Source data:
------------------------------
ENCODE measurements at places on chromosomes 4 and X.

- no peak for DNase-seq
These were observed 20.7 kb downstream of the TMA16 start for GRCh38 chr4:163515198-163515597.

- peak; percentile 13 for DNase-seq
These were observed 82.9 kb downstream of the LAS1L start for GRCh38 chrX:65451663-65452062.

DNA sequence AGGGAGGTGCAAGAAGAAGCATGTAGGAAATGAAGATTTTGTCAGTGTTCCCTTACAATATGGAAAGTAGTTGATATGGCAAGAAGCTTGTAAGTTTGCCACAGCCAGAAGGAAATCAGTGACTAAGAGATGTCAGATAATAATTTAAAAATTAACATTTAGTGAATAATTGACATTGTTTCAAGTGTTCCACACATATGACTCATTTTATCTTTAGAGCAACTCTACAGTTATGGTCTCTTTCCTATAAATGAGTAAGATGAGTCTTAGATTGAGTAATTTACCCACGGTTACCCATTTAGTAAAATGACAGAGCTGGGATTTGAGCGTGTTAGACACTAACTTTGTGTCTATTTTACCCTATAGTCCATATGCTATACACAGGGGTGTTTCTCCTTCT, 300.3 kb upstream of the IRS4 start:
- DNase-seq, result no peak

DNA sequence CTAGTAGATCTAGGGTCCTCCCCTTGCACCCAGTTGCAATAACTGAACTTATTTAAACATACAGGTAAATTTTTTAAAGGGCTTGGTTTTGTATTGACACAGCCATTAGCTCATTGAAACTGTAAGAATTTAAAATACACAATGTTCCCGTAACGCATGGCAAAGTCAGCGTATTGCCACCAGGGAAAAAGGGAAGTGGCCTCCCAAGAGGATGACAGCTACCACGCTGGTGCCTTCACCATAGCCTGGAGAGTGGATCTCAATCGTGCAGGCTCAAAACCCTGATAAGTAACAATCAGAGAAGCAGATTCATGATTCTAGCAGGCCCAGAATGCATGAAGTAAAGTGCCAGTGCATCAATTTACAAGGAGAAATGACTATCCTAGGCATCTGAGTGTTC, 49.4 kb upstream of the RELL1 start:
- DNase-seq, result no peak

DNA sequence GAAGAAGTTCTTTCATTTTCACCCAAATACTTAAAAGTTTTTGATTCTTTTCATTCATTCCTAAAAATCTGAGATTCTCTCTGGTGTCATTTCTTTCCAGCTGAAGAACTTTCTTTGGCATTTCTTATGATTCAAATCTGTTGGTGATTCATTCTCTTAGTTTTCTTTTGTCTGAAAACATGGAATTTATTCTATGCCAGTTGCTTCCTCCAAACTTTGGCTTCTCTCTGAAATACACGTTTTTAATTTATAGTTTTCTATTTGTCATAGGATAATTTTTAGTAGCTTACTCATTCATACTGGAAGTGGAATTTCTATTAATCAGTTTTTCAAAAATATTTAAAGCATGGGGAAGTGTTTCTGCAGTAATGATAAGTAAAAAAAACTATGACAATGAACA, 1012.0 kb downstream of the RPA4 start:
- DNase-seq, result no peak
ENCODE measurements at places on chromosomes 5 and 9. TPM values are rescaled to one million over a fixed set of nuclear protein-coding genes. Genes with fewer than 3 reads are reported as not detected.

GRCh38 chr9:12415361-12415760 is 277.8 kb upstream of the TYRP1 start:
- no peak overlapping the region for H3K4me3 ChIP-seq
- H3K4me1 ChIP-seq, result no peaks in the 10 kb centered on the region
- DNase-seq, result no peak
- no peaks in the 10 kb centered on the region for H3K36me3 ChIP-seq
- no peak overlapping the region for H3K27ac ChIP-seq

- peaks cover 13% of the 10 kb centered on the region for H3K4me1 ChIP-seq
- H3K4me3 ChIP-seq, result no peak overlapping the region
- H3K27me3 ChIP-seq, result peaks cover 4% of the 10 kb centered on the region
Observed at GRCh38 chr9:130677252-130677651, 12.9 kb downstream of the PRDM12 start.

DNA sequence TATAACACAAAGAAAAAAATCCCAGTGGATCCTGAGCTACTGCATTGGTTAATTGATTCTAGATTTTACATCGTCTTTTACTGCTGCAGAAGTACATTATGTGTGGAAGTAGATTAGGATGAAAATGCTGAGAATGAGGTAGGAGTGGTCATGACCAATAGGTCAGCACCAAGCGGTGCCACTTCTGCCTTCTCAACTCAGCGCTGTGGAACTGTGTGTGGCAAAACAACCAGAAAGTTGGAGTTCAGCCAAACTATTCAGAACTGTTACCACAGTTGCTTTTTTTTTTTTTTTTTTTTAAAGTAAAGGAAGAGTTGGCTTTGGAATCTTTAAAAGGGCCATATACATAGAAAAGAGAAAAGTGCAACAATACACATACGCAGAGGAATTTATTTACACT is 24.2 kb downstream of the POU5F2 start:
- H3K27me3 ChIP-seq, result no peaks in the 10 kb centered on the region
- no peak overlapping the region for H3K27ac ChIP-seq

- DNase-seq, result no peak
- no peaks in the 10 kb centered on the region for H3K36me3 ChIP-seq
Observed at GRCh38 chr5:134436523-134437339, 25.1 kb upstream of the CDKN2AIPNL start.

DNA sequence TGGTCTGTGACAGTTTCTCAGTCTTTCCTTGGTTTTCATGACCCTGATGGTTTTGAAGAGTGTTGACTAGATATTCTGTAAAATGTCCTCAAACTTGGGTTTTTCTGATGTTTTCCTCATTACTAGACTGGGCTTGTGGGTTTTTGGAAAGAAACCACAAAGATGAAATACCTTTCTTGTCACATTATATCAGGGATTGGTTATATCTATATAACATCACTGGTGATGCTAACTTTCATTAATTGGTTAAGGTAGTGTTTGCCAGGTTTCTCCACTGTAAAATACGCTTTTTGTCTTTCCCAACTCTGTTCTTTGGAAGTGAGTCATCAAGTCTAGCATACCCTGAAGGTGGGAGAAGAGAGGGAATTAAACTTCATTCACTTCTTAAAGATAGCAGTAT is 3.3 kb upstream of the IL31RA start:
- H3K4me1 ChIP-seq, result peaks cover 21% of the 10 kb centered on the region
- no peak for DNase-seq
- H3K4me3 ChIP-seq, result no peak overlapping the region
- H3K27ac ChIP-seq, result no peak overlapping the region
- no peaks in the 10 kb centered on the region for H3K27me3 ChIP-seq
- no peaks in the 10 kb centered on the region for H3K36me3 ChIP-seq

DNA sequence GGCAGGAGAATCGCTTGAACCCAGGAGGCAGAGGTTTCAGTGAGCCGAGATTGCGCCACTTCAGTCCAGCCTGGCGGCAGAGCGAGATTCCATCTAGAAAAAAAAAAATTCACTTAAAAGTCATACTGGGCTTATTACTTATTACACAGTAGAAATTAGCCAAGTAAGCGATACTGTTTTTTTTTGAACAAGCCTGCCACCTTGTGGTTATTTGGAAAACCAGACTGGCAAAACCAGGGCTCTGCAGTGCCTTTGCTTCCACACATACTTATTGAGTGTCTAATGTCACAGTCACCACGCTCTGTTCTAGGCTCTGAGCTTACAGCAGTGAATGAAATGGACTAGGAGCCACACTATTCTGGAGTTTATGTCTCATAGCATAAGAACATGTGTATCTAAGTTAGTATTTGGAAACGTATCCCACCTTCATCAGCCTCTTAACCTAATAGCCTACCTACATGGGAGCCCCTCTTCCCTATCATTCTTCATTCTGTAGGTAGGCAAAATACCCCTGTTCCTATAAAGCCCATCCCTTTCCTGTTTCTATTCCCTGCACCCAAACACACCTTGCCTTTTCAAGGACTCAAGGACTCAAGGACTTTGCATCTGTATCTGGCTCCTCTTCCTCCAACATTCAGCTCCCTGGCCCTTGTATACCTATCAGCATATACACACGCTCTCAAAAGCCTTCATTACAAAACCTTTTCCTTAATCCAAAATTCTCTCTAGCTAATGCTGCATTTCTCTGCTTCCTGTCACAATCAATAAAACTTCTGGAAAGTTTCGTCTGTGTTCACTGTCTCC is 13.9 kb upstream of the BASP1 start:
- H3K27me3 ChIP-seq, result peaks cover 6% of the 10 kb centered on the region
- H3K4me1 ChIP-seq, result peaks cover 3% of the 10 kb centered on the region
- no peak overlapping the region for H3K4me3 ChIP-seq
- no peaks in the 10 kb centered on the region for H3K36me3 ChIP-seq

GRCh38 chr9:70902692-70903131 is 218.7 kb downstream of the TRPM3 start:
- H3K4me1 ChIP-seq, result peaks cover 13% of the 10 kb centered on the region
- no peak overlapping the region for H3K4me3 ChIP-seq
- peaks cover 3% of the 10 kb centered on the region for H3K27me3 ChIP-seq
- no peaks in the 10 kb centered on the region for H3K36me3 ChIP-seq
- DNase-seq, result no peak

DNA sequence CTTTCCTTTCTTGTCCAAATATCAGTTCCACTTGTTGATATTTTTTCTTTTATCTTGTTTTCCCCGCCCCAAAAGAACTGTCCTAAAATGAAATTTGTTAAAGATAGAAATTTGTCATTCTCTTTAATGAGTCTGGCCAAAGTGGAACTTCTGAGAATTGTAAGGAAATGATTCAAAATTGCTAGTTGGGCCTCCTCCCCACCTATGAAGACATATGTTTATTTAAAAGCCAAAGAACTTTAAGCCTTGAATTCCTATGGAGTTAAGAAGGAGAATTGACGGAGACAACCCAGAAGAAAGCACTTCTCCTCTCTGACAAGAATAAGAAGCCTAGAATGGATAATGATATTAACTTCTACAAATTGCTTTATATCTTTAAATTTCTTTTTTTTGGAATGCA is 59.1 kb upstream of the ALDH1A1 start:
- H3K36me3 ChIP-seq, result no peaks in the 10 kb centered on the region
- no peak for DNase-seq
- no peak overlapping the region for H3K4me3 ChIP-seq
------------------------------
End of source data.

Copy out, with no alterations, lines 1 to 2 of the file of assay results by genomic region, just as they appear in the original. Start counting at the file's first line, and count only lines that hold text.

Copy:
ENCODE measurements at places on chromosomes 4 and X.

- no peak for DNase-seq